Vancouver has 10,800 empty homes, mostly apartments: study

Vancouver's rate of vacant homes hasn't changed in more than a decade and is similar to many other Canadian cities, according to a new study.

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The landmark research was performed by city staff and the software company Ecotagious Inc. by looking at the electricity consumption of 225,000 homes in Vancouver over 12 years.

The effort was undertaken in response to growing public concern that vacant homes were contributing to the city's red-hot housing market and leaving many neighbourhoods devoid of inhabitants.

The study, which was presented to city council Tuesday, found that the city's residential vacancy rate was 4.9 per cent in 2002 and 4.8 per cent in 2014. However, the total amount of empty units jumped from 8,400 to 10,800 because of overall growth in the amount of housing.

"The percentage is flat but the numbers are going up," said Vancouver Mayor Gregor Robertson on Tuesday.

"That's a lot of empty homes when we have very low vacancy rates."

Robertson said the number is still a cause for concern because of the housing crunch facing in the city. He added these vacant properties could be opened up as rentals for people looking for a place to live.

"We know that there are thousands of units of empty homes that potentially could be available for rental, when we have one of the tightest rental markets in the world," said Robertson.

"This could be a great new supply of housing -- thousands of units that could be available and also generate revenue for their owners."

In 2014, Ninety per cent of the empty homes were apartments. Meanwhile, rental apartments had a vacancy rate of nearly zero and condos that were owned and not available for rent had a 12.5 per cent vacancy rate.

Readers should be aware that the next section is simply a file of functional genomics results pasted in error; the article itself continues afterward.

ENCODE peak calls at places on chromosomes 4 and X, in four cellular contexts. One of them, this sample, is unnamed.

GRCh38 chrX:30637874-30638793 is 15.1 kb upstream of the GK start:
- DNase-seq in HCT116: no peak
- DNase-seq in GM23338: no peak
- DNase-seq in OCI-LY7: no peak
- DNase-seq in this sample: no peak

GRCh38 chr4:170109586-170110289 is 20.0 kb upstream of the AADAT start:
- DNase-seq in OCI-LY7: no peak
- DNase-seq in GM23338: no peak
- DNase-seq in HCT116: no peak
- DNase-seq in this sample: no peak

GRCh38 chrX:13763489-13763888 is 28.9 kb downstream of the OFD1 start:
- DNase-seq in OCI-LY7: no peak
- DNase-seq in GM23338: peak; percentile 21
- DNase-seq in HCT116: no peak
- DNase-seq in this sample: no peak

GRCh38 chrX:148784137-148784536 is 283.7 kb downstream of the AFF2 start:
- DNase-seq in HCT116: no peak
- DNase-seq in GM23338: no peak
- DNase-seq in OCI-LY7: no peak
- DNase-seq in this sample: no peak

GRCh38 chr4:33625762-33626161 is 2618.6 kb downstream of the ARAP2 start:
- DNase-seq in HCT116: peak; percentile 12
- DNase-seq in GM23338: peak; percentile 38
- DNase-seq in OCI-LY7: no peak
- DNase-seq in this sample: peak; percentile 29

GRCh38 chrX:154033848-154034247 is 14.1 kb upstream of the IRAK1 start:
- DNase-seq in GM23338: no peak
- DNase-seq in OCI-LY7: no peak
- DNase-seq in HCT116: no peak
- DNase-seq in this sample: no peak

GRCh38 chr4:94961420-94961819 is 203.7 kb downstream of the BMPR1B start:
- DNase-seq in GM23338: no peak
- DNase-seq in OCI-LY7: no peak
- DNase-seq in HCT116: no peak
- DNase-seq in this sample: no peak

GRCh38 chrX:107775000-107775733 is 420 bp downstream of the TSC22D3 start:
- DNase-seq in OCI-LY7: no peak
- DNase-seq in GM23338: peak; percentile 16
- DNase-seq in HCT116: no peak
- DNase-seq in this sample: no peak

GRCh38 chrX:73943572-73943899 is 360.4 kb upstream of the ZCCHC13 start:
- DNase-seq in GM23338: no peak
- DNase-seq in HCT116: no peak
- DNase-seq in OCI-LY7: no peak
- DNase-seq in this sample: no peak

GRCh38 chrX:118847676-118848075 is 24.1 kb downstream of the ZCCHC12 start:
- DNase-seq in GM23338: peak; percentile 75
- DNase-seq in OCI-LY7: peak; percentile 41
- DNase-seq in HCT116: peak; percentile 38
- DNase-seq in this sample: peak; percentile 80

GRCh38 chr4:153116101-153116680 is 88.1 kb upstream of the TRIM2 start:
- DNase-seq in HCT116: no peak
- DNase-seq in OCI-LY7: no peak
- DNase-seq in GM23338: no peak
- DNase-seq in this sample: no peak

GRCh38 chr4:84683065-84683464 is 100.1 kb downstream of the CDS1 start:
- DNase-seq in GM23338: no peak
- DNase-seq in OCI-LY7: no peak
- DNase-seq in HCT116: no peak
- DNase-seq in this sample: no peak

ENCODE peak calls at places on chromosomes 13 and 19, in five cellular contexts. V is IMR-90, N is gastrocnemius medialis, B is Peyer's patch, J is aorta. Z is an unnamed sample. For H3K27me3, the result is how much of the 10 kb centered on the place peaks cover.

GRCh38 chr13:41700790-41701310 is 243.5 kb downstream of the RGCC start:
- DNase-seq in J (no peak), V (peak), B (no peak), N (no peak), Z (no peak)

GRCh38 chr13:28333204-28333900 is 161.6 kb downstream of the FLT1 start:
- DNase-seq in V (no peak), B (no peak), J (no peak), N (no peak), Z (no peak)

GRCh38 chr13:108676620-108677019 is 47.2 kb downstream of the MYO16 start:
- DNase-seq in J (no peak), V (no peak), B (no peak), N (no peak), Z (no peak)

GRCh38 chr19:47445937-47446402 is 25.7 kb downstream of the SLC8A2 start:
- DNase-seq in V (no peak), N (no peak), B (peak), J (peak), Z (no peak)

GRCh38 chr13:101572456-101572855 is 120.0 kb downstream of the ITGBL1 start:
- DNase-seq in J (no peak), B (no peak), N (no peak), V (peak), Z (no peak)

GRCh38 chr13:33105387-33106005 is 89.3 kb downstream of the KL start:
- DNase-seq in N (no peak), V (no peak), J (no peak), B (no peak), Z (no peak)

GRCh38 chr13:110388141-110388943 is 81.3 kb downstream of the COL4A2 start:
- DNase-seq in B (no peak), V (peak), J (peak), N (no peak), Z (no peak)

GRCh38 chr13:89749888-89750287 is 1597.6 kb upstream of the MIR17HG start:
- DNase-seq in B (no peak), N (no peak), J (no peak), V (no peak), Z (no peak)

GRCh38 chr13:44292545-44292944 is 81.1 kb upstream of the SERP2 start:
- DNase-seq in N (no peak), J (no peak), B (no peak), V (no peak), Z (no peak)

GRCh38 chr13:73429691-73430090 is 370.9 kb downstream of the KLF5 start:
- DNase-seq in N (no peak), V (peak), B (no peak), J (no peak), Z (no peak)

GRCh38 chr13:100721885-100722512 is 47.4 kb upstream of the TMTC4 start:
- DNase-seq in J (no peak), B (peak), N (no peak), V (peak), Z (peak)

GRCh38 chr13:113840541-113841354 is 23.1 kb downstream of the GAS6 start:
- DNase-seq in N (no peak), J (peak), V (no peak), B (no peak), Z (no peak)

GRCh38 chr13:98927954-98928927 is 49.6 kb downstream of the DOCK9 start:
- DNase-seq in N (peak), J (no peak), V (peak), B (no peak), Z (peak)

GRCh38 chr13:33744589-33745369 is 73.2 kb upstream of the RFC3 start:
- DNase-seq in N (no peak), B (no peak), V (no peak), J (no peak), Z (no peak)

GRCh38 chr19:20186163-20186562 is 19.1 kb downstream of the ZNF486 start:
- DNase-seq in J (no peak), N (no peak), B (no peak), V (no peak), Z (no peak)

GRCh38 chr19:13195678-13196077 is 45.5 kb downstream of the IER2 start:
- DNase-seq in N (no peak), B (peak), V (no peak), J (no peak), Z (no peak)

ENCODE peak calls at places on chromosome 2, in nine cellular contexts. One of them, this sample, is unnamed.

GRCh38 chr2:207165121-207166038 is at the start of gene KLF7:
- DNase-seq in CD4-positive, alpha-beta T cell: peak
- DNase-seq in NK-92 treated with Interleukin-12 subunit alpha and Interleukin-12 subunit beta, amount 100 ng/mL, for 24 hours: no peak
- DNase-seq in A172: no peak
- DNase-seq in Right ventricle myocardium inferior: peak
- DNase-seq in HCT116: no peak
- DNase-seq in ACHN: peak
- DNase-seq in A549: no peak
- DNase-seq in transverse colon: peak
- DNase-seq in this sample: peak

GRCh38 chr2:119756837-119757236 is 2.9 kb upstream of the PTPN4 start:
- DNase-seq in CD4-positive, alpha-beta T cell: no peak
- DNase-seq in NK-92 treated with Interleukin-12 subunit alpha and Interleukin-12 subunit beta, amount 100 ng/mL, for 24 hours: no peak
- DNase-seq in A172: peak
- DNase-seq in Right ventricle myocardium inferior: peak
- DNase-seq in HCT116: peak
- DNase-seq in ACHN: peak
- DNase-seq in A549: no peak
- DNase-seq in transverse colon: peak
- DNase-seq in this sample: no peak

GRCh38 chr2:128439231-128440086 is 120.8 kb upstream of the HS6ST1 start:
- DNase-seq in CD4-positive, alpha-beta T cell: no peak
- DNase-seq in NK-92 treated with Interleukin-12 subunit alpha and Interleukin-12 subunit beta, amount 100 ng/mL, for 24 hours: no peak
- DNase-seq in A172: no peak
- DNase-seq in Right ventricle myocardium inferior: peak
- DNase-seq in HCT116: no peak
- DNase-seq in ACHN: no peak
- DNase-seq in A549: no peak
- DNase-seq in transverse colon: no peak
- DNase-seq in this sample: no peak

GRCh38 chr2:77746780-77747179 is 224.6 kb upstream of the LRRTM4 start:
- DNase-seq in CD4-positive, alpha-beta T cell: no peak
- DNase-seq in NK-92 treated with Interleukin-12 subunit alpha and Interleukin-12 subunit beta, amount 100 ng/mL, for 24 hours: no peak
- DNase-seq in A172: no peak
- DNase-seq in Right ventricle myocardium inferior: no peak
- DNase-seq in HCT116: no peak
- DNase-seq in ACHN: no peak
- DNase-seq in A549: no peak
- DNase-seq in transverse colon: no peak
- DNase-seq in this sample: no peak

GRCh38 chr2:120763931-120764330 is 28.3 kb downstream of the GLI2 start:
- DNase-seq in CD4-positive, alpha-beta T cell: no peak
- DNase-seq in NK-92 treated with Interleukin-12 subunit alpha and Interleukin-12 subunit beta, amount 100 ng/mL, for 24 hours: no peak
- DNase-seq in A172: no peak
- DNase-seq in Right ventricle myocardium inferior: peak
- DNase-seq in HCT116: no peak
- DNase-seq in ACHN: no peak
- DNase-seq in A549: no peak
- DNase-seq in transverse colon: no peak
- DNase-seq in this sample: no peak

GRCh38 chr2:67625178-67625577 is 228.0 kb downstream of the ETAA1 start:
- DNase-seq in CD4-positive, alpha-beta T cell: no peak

Robertson admitted the city has overemphasized condo development in the past.

"Over the past several decades, we've focussed as a city on building too many condos," he said.

In contrast, single-family and duplex housing units show vacancy rates of one per cent between 2002 and 2014.

Robertson is calling on the province to force strata developments -- where individuals own their personal lots and co-operatively own the building -- to allow rentals, as many currently do not.

City council also unanimously passed a motion for Robertson to reiterate a request to B.C. Premier Christy Clark made last year for municipalities to have the legal faculties to track property ownership and ensure timely occupancy of vacant homes.

The motion also asked staff for recommendations, based on consultations with experts and residents, on policies and regulations that could be used to curb vacancies.

Clark said the provincial government is looking into a solution and believes there should be more rental options available.

"We need to be partners in it, and we're working with the City of Vancouver to figure out exactly the best way to address this," she said.

Clark is considering a number of options, including additional taxes on vacant properties.

The report also effectively puts to rest the notion that investors, who are buying properties and leaving them vacant, are to blame for high prices and low supply.

City housing planner Matthew Bourke told The Canadian Press that there doesn't appear to be a correlation between empty homes and housing prices, since the vacancy rate remained stable while prices shot up.

Coun. Kerry Jang also said the report likely dispels the growing sentiment that foreign investors are buying up local property and leaving it vacant.

"The myth that foreign investors are parking their money here, it doesn't seem to hold water right now," said Jang.

With a report from CTV Vancouver's Scott Roberts and files from The Canadian Press



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